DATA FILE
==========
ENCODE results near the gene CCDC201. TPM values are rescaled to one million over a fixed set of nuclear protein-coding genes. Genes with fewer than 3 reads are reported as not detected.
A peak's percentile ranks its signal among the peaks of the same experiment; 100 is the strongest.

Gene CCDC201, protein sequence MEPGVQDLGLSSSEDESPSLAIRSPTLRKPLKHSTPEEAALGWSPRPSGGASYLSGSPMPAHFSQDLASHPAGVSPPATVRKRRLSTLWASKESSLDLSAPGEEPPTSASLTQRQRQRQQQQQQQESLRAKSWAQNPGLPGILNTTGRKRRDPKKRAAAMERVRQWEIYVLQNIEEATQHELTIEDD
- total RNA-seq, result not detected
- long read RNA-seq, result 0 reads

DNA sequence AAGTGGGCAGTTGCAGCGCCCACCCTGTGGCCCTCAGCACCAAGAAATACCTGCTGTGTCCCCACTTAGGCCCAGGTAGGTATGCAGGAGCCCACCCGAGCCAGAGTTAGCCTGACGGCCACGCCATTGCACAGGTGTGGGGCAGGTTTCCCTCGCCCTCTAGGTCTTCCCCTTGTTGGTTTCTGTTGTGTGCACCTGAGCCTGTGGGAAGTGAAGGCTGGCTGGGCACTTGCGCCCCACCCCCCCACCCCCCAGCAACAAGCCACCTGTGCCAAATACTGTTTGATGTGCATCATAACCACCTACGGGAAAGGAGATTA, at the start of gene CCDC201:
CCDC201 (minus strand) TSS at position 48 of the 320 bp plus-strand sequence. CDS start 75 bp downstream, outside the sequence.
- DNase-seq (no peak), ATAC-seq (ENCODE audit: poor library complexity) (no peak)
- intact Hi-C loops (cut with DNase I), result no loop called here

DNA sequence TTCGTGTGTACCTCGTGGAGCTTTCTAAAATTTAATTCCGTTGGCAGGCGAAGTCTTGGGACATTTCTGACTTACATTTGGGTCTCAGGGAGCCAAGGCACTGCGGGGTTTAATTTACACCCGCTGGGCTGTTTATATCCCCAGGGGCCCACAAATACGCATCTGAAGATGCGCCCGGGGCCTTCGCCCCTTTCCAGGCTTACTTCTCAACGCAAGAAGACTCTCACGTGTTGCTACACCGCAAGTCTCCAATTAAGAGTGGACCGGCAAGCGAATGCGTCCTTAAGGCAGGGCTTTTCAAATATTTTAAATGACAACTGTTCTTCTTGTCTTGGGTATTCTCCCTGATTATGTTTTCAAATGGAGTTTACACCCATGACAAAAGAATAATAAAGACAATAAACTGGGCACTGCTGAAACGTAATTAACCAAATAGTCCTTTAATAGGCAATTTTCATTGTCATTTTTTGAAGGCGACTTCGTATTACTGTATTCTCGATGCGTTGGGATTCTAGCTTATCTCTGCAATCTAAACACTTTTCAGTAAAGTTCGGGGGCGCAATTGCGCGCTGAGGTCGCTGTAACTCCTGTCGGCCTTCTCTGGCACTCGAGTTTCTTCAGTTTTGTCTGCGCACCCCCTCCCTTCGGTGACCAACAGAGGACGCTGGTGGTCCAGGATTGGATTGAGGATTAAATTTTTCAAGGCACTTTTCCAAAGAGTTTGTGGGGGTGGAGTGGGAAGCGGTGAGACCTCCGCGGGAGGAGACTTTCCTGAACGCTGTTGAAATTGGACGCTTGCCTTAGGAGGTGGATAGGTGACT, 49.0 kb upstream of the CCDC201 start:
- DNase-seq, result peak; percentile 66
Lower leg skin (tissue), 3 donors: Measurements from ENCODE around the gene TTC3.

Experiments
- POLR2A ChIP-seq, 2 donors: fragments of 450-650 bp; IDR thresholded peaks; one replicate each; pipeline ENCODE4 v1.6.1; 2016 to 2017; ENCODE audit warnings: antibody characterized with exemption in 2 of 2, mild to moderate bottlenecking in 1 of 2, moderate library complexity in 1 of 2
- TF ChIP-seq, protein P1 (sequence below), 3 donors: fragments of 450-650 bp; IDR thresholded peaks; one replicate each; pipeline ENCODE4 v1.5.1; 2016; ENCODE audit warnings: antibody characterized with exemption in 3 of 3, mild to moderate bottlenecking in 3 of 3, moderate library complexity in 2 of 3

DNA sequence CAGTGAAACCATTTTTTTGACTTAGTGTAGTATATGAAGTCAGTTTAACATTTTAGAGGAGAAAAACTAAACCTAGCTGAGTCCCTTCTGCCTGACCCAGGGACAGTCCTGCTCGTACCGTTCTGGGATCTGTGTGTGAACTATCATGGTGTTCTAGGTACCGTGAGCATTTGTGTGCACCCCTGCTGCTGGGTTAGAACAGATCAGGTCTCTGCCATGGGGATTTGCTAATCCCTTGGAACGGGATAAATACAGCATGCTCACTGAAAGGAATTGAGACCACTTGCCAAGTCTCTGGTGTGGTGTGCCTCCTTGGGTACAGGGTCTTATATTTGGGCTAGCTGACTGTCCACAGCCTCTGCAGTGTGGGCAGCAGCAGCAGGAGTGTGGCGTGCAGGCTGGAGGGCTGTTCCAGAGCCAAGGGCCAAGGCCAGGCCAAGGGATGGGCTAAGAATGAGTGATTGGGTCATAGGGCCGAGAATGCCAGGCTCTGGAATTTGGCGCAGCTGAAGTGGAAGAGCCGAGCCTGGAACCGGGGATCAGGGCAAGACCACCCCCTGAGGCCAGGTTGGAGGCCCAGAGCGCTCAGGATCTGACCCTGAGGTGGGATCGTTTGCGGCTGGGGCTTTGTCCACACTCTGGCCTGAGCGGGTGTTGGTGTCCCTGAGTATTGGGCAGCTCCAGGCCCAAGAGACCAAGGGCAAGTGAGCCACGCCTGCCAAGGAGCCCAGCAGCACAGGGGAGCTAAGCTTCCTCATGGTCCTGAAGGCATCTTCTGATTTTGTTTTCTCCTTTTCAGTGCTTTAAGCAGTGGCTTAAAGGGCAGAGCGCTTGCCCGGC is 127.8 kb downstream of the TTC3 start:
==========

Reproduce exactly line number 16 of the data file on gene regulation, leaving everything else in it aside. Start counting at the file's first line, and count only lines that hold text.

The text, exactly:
DNA sequence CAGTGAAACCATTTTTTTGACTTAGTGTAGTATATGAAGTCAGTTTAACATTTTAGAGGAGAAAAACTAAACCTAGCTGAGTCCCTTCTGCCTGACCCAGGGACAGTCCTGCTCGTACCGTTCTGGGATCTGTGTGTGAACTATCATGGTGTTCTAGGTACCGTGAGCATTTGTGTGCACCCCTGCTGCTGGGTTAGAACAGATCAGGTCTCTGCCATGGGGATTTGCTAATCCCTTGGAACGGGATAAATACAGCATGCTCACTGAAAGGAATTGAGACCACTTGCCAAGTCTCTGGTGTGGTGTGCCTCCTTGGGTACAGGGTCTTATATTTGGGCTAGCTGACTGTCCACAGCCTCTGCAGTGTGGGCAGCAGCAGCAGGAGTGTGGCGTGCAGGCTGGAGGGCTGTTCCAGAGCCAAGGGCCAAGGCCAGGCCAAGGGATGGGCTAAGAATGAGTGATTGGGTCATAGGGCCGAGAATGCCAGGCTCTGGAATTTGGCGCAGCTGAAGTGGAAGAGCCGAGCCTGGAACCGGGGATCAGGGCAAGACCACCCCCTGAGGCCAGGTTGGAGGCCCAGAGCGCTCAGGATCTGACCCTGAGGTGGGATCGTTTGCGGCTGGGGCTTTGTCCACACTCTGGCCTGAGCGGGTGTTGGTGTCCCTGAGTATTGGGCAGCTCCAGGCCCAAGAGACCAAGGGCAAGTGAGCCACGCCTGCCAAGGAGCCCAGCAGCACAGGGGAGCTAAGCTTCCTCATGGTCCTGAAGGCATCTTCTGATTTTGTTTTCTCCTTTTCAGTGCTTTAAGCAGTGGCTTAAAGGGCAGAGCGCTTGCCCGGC is 127.8 kb downstream of the TTC3 start: